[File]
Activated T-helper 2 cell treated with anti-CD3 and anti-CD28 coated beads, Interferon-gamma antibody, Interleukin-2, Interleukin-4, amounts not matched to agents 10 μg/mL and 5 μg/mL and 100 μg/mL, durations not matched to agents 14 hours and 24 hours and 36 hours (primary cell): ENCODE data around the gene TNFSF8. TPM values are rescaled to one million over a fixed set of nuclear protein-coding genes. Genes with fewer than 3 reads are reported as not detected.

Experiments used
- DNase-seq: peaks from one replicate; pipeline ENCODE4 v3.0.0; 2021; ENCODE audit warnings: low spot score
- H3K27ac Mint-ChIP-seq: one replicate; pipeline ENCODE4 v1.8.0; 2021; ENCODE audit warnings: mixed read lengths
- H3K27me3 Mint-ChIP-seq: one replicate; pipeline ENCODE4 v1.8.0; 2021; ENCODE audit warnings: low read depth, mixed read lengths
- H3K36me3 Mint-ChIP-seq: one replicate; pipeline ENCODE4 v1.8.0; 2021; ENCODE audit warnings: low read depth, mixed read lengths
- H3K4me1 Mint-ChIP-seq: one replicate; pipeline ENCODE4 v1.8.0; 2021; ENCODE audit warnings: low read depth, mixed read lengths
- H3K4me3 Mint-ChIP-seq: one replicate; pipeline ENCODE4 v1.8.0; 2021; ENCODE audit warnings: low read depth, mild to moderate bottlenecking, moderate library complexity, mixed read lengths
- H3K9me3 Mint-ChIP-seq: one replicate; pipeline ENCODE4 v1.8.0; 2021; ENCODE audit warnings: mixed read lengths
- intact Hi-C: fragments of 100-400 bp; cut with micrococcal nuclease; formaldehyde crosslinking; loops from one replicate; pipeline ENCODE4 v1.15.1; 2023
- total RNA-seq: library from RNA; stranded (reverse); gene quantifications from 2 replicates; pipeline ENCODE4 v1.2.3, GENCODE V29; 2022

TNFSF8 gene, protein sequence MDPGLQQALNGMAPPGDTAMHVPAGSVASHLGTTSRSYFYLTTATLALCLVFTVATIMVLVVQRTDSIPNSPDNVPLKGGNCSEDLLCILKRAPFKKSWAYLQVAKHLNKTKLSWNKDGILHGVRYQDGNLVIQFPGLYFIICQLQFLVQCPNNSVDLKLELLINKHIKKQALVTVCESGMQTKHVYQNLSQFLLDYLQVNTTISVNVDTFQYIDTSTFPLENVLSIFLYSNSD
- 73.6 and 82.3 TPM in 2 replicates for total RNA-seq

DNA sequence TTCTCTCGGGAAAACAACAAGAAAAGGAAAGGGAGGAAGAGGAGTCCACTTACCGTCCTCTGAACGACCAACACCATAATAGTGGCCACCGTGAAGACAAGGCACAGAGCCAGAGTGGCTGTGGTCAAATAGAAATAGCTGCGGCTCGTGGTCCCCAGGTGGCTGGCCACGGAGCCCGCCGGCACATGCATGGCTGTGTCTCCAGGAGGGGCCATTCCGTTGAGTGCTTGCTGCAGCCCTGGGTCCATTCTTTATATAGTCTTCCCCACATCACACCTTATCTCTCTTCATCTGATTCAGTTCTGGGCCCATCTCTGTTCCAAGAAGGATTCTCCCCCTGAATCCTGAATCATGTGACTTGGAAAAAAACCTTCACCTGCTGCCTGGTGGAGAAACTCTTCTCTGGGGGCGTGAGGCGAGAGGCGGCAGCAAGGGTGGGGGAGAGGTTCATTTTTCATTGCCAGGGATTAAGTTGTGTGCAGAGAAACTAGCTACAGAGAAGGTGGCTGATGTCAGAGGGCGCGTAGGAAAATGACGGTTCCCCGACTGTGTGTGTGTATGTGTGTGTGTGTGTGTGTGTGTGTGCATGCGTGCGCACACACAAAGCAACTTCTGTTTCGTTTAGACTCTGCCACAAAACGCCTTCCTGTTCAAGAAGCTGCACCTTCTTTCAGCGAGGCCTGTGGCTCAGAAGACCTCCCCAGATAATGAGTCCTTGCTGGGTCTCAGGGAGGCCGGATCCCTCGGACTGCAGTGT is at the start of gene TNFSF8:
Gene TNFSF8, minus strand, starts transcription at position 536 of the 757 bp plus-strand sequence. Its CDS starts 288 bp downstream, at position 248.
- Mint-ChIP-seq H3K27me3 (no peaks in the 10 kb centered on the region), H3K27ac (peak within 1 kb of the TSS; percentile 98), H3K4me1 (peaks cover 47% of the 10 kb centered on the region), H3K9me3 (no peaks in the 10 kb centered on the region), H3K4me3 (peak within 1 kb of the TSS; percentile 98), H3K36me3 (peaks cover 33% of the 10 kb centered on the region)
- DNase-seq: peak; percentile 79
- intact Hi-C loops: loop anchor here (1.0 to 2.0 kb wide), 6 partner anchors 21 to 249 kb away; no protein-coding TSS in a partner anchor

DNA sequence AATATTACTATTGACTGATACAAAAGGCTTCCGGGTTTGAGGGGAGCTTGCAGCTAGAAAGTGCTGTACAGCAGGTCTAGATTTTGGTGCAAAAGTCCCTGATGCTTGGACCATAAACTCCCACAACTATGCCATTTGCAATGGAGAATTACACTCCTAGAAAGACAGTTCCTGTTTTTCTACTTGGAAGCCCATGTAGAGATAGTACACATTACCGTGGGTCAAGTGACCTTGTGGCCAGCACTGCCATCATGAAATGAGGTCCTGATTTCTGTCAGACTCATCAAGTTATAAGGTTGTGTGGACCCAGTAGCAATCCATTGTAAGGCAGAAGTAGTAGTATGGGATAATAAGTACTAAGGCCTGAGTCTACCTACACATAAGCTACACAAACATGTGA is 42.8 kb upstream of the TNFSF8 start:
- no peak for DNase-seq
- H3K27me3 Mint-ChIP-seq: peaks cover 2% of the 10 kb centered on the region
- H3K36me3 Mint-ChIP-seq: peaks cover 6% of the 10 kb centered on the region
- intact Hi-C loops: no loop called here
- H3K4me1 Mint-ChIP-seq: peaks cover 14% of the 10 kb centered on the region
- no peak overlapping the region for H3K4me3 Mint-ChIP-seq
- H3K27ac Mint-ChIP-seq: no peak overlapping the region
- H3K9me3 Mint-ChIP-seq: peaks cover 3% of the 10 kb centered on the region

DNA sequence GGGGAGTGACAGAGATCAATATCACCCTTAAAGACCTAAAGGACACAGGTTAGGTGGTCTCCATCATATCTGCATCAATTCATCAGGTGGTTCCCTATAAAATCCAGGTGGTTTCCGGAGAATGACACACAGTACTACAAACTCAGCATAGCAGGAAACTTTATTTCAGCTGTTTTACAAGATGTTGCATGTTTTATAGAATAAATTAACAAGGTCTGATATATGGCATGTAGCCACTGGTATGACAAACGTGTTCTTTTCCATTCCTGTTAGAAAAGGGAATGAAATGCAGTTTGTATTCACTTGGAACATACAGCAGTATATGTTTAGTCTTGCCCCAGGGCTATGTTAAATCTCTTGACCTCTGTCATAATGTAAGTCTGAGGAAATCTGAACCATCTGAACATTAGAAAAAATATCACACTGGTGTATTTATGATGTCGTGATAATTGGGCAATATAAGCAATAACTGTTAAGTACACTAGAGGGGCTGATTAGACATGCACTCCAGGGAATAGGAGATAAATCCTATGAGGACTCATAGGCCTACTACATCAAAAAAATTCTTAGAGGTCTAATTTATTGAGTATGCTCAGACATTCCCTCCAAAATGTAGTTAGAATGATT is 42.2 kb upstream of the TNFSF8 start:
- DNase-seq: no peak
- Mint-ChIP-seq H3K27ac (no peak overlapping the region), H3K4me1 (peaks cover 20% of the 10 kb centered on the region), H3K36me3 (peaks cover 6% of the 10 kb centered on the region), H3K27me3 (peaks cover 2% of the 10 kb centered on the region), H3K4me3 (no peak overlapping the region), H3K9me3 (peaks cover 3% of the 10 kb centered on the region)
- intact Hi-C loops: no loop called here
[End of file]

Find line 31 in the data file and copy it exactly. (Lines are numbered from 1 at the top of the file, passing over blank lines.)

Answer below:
- intact Hi-C loops: no loop called here